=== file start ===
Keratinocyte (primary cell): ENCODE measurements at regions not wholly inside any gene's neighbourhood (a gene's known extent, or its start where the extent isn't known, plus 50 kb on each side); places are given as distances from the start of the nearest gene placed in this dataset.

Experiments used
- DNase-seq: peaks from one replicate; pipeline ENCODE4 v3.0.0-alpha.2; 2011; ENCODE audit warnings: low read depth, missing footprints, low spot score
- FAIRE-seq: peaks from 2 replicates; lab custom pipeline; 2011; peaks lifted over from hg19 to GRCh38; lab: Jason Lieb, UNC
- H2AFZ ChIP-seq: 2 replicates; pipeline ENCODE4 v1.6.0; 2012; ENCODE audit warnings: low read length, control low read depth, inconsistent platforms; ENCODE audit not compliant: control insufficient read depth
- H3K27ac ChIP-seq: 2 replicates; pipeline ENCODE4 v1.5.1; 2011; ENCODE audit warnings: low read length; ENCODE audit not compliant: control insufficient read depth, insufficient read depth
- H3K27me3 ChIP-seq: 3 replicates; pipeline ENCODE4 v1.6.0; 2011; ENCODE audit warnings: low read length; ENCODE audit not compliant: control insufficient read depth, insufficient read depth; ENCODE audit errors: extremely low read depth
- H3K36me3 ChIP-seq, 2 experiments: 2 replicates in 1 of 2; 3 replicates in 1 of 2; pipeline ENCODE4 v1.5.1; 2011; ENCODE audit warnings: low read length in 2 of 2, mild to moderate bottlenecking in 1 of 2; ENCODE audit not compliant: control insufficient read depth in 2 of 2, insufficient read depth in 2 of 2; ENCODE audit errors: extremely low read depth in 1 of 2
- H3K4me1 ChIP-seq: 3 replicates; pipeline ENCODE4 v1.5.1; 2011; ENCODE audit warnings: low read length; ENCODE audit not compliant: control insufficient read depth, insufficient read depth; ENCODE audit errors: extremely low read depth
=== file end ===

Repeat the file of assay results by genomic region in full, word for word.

Keratinocyte (primary cell): ENCODE measurements at regions not wholly inside any gene's neighbourhood (a gene's known extent, or its start where the extent isn't known, plus 50 kb on each side); places are given as distances from the start of the nearest gene placed in this dataset.

Experiments used
- DNase-seq: peaks from one replicate; pipeline ENCODE4 v3.0.0-alpha.2; 2011; ENCODE audit warnings: low read depth, missing footprints, low spot score
- FAIRE-seq: peaks from 2 replicates; lab custom pipeline; 2011; peaks lifted over from hg19 to GRCh38; lab: Jason Lieb, UNC
- H2AFZ ChIP-seq: 2 replicates; pipeline ENCODE4 v1.6.0; 2012; ENCODE audit warnings: low read length, control low read depth, inconsistent platforms; ENCODE audit not compliant: control insufficient read depth
- H3K27ac ChIP-seq: 2 replicates; pipeline ENCODE4 v1.5.1; 2011; ENCODE audit warnings: low read length; ENCODE audit not compliant: control insufficient read depth, insufficient read depth
- H3K27me3 ChIP-seq: 3 replicates; pipeline ENCODE4 v1.6.0; 2011; ENCODE audit warnings: low read length; ENCODE audit not compliant: control insufficient read depth, insufficient read depth; ENCODE audit errors: extremely low read depth
- H3K36me3 ChIP-seq, 2 experiments: 2 replicates in 1 of 2; 3 replicates in 1 of 2; pipeline ENCODE4 v1.5.1; 2011; ENCODE audit warnings: low read length in 2 of 2, mild to moderate bottlenecking in 1 of 2; ENCODE audit not compliant: control insufficient read depth in 2 of 2, insufficient read depth in 2 of 2; ENCODE audit errors: extremely low read depth in 1 of 2
- H3K4me1 ChIP-seq: 3 replicates; pipeline ENCODE4 v1.5.1; 2011; ENCODE audit warnings: low read length; ENCODE audit not compliant: control insufficient read depth, insufficient read depth; ENCODE audit errors: extremely low read depth